Israeli women campaign for desegregation of gendered buses, 2007-2011


To end gendered segregation on bus routes run by two private bus companies. The campaigners also hoped to end the harassment used to enforce this gendered segregation.

Time period notes

The case began with Naomi Regan's refusal to leave her seat on a bus in 2007 and continued slowly for years with protests and small actions until the High Court's decision in 2011.

Time period

23 February, 2007 to 6 January, 2011



Location City/State/Province

Jump to case narrative


Naomi Regan, The New Israel Fund


Orly Erez Likhowski

External allies

Centre for Jewish Pluralism, Israel Reform Movement, Israel Religious Action Center for Progressive Judaism

Involvement of social elites

Chairwoman from the Knesset Committee for the Status of Women, Tzipi Hotovely


Ultra-Orthodox Jews

Nonviolent responses of opponent

None known

Campaigner violence

None known

Repressive Violence

None known


Human Rights



Group characterization

Israeli Women
Orthodox Jews

Groups in 1st Segment

Israeli Women

Groups in 6th Segment

Tzipi Hotovely

Segment Length

8 Months

Success in achieving specific demands/goals

3 out of 6 points


1 out of 1 points


1 out of 3 points

Total points

5 out of 10 points

Notes on outcomes

While legally some of the goals were achieved women are still struggling with this daily, so very little has changed.

Database Narrative

In the early 2000s Israeli bus lines began gender segregation as part of a pilot project. The gender segregation was part of the ultra-orthodox community’s religious guidelines. By February of 2007 there were more than thirty gender-segregated Haredi bus routes operating. Most of these bus lines were less expensive and more easily accessible than other bus routes. On 23 February 2007, New York-born novelist, feminist, and observant-Orthodox Jew Naomi Regan was asked to move to the back of a gender-segregated bus in Jerusalem. She was verbally assaulted by the man asking her to move, but chose to remain in her seat despite the attack. In conjunction with the Centre for Jewish Pluralism, part of the Israel Reform Movement, Naomi Regan filed a lawsuit against Israel’s two public bus lines, Egged and Dan, and the Israeli Ministry of Transportation. The suit “asks that these buses be suspended until a survey is conducted to gauge the true need for them. If such a need can be proven the suit asks that provision be made to clearly mark such buses; that rules governing public behavior on them be openly displayed, and that the provision be made to protect women passengers from verbal and physical abuse. The petition also demands that alternate public bus lines be made available on the same routes at the same price.”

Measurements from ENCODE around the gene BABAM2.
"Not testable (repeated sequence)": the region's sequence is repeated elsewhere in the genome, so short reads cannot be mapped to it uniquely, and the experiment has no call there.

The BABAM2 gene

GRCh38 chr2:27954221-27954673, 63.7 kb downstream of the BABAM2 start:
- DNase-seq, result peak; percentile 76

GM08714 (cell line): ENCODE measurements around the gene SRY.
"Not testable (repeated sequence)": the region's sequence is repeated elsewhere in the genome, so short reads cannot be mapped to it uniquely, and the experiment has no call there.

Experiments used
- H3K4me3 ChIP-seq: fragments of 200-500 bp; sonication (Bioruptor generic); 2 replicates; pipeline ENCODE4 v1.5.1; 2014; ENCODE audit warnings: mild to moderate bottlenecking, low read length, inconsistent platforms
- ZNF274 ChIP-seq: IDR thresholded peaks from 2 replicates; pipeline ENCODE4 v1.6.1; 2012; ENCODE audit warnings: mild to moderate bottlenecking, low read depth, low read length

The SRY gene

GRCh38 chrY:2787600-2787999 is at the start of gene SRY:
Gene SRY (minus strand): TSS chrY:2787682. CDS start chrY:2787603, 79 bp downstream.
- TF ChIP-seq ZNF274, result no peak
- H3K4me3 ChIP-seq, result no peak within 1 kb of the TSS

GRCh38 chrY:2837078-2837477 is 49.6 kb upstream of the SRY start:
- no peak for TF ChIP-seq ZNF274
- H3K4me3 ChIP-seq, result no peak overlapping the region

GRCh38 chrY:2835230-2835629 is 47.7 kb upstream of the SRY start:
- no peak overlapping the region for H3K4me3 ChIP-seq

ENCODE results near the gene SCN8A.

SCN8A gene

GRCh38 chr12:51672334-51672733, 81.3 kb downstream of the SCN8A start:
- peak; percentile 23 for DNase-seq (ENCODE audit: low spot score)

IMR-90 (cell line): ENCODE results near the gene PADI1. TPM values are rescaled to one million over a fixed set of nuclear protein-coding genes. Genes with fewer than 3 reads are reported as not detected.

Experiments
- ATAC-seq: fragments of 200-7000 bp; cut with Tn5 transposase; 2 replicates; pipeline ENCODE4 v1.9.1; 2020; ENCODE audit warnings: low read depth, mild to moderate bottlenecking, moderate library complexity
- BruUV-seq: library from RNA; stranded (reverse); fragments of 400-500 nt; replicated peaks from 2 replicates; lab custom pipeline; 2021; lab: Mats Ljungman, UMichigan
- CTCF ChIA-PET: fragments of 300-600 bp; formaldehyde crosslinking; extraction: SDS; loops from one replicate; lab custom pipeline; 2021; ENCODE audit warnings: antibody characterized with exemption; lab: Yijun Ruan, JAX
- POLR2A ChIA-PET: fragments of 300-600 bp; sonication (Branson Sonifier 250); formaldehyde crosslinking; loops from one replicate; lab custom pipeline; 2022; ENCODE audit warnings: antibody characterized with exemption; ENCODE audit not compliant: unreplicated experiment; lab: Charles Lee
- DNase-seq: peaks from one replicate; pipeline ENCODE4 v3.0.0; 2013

Orly Erez Likhowski, an attorney with the Israel Movement for Progressive Judaism, took up the case. The lawsuit documented several other women’s experiences of harassment and humiliation as well. The Ministry of Transport Committee was set up in response, yet they refused to comment on tape to media sources. The government’s attitude was assumed to be that this “is none of our business.” The bus company released a statement stating simply that they would allow the ultra-Orthodox to implement their own guidelines. Many saw the lawsuit as an attack on Haredi, or ultra-Orthodox, culture, because their ideology requires that men and women sit separately at all times. Asking an orthodox man to sit next to a woman on a bus would be a violation of his faith. Others strictly opposed any level of gender segregation.

While the lawsuit sat in the courts, women continued to show their support and their strength by remaining seated when asked to leave buses. Protestors often held signs at bus stations demanding the desegregation of the buses. These weren’t mass events, but small plans, often after one woman was harassed excessively. On a few occasions groups of women would gather to organized larger scale bus ride-ins, but this only happened a few times. Much of the action was individual or small group based.